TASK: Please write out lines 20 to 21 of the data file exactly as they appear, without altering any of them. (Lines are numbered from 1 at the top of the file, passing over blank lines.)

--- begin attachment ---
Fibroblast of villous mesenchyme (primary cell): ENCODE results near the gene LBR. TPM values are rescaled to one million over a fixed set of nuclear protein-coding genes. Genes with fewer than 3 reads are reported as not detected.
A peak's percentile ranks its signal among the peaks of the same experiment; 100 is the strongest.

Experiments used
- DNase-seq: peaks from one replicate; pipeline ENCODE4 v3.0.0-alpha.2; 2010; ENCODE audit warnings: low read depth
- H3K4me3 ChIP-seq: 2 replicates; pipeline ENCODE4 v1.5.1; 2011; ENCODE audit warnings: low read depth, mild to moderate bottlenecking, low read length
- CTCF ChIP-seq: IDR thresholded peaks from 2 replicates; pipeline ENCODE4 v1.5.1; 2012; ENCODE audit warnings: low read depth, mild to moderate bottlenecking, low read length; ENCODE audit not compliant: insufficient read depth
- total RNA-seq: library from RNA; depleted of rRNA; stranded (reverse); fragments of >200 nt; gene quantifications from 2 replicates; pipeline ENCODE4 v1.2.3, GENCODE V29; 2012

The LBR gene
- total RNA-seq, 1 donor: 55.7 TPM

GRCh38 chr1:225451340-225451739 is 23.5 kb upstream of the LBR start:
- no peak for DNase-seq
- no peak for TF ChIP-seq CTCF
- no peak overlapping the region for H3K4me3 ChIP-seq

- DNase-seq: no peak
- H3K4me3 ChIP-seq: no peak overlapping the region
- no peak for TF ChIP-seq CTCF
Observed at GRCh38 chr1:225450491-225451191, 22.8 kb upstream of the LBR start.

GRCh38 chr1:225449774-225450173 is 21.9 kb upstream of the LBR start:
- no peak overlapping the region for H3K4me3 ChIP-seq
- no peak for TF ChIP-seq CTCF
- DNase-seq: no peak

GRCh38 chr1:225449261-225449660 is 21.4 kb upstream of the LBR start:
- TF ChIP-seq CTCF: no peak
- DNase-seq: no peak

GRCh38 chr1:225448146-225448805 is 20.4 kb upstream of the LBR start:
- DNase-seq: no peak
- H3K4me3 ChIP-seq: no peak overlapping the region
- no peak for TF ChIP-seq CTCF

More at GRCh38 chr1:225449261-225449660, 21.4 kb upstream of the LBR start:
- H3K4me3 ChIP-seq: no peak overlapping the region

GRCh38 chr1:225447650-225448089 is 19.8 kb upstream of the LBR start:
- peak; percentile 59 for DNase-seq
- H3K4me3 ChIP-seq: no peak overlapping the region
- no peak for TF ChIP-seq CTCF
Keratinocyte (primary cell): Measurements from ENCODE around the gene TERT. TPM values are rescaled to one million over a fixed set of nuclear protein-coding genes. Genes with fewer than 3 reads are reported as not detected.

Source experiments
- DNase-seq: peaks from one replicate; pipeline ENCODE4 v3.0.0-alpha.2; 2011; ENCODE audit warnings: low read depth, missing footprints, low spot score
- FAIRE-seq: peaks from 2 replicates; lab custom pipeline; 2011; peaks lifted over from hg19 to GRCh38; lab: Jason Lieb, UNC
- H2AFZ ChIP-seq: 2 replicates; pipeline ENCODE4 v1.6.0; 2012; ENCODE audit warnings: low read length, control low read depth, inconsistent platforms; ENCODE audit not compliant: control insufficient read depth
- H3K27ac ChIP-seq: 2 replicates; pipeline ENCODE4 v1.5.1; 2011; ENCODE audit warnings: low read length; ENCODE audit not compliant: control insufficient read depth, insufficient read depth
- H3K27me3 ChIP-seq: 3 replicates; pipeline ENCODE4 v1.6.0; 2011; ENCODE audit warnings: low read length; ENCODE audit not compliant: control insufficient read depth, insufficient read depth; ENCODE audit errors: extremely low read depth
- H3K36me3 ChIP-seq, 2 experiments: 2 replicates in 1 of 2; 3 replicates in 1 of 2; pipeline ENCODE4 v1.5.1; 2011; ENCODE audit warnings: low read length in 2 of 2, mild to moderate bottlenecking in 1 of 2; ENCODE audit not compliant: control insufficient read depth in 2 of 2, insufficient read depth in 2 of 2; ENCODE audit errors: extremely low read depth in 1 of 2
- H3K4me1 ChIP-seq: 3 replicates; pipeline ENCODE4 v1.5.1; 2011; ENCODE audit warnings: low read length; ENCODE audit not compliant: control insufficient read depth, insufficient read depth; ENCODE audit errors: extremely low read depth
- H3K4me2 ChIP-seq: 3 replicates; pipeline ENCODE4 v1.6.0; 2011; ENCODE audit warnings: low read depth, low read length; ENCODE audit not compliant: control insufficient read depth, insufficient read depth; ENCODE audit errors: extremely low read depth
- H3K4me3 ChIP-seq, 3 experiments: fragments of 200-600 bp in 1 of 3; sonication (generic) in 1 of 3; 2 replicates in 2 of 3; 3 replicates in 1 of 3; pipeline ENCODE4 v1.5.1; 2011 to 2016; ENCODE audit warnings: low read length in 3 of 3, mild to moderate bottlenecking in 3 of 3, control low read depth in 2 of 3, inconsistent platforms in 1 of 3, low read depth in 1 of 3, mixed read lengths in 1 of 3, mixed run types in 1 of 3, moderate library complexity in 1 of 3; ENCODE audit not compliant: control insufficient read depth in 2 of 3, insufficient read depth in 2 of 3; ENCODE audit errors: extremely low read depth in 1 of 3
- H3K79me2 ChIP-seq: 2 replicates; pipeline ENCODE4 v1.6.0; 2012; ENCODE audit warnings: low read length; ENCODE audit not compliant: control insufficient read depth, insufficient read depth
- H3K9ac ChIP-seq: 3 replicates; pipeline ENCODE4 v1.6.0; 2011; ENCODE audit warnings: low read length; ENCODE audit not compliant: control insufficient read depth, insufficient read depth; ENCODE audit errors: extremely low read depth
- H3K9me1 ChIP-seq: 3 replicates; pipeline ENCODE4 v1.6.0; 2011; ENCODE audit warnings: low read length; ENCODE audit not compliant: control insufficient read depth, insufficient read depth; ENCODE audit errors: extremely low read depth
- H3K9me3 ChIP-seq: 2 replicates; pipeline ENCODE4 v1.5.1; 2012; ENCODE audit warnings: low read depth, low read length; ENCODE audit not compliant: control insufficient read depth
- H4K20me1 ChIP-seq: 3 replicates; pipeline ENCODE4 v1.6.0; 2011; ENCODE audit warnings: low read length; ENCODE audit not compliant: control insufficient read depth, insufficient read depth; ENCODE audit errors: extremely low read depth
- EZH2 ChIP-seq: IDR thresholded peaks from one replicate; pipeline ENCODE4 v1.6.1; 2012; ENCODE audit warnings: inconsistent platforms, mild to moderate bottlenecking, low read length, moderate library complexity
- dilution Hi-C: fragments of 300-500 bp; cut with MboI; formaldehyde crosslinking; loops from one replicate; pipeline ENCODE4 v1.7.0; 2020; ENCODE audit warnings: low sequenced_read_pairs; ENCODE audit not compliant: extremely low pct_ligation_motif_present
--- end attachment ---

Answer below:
- no peak for TF ChIP-seq CTCF
- DNase-seq: no peak